While that might not sound like much, the combined impact of lower gas prices, increased investment, and job growth would boost average disposal income per household by an additional $391 in 2018, the study estimates. That's nearly 400 more dollars that U.S. households can spend on other goods and services.

All opposed, please stand
But while the overall economy would likely benefit from allowing crude exports, there's one major group that would suffer -- U.S. refiners. These companies, which refine crude oil into petroleum products such as gasoline and diesel, have benefited tremendously from the shale boom that has driven down U.S. crude oil benchmark prices over the past few years.

Refiners' profits are largely determined by the price difference between domestic crude oil benchmarks like West Texas Intermediate, Louisiana Light Sweet, and Brent. The larger the price gap between these benchmarks, the higher their margins. But allowing exports would likely boost domestic benchmark prices while lowering the price of Brent, thereby compressing U.S. refiners' margins.

Large refiners including Valero and Phillips 66 are among those that would be affected. For instance, weaker refining margins were a key contributor to the decline in Phillips 66's refining earnings, which fell from $904 million in the first quarter of 2013 to $306 million during the first quarter of this year. Valero similarly credited lower throughput refining margins as one of the main reasons behind the year-over-year decrease in its refining operating income in the fourth quarter of last year.  

Yes or no to oil exports?
Overall, the IHS study -- and several other studies like it -- suggests that lifting the 40-year ban on crude exports would be a net positive for the U.S. economy. Benefits including higher domestic oil production, reduced petroleum imports, job growth, lower domestic gasoline prices, and higher government revenues should easily offset the negative impact on U.S. refiners. Personally, I think a piecemeal lifting of the export ban would probably be in the nation's best interest. What do you think? Could there be any unforeseen negative consequences?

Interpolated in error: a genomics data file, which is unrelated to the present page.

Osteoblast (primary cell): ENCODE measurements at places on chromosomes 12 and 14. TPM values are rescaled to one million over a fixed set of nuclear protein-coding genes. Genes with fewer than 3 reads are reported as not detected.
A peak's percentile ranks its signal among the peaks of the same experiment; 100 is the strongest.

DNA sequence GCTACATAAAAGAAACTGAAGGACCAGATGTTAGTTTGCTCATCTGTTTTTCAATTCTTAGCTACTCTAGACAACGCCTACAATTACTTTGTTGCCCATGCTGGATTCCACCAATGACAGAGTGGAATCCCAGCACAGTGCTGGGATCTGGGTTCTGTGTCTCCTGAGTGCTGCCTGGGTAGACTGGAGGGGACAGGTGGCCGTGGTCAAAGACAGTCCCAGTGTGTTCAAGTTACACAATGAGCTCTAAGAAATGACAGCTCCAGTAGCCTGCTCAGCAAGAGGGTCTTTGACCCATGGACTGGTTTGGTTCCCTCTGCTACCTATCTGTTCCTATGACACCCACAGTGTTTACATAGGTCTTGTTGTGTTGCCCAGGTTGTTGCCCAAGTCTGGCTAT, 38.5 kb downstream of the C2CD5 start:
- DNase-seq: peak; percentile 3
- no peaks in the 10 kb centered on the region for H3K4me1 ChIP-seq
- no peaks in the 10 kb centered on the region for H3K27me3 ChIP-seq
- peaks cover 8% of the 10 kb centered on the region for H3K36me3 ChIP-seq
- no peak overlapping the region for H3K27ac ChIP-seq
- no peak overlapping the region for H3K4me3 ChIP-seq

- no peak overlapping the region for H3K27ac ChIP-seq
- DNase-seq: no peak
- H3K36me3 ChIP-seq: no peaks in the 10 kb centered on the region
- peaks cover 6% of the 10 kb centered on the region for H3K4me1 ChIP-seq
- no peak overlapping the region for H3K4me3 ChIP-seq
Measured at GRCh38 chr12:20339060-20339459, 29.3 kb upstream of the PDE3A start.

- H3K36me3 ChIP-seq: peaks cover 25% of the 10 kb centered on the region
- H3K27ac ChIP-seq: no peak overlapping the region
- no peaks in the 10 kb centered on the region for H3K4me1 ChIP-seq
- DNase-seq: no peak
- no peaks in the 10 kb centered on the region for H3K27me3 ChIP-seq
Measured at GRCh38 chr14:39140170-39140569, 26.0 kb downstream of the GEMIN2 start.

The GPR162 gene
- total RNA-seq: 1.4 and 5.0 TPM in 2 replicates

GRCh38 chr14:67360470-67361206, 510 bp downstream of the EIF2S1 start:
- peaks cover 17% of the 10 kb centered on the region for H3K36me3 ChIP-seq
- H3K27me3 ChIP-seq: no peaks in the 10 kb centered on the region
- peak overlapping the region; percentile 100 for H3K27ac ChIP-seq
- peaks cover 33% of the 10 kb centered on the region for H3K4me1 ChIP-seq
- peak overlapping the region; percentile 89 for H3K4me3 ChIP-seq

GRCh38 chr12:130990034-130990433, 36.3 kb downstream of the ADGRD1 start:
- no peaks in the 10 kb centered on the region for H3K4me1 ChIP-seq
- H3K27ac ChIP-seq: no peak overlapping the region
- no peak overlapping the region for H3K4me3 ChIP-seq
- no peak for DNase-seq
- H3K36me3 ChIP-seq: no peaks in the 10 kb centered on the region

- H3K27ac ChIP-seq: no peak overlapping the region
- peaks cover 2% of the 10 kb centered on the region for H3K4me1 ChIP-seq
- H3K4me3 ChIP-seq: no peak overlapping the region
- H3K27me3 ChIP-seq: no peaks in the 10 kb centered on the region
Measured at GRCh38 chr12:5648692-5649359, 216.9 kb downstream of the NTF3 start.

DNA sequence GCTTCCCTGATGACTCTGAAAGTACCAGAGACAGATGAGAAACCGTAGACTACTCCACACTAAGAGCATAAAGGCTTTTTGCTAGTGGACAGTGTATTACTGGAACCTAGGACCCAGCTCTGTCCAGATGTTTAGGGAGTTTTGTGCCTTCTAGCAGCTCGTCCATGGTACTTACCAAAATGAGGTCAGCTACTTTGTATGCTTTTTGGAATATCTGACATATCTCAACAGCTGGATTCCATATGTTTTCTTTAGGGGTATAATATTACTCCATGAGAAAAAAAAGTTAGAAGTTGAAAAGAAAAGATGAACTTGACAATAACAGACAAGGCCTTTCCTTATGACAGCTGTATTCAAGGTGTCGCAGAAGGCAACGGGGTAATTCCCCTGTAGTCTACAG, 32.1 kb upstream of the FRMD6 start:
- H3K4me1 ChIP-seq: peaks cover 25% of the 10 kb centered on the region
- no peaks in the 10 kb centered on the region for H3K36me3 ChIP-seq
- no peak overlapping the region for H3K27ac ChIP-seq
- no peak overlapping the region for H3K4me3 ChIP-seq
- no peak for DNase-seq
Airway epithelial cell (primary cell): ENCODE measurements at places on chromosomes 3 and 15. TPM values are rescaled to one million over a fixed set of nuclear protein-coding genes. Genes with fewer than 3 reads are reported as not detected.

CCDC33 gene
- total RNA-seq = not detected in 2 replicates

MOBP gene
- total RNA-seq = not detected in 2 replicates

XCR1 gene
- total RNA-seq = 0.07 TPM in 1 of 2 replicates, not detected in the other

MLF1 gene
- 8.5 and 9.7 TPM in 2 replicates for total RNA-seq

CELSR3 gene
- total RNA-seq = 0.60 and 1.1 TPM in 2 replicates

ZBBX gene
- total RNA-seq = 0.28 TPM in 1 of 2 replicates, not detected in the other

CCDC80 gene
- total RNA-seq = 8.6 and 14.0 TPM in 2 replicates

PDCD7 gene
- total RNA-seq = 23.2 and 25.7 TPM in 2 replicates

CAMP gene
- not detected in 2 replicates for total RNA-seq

OPEC is absolutely terrified of this game-changer
As the debate over U.S. crude oil exports highlights, America's domestic energy landscape is changing radically. U.S. oil production continues to surge as our country moves closer to energy independence. And there is one company front and center that is poised to make its investors rich. Warren Buffett has already committed to it, and you can too. Click here to learn about this company in the Motley Fool's special report: OPEC's Worst Nightmare.

The article Here's Why Ending the U.S. Crude Oil Export Ban Matters for You originally appeared on Fool.com.

Arjun Sreekumar and The Motley Fool have no position in any of the stocks mentioned. Try any of our Foolish newsletter services free for 30 days. We Fools don't all hold the same opinions, but we all believe that considering a diverse range of insights makes us better investors. The Motley Fool has a disclosure policy.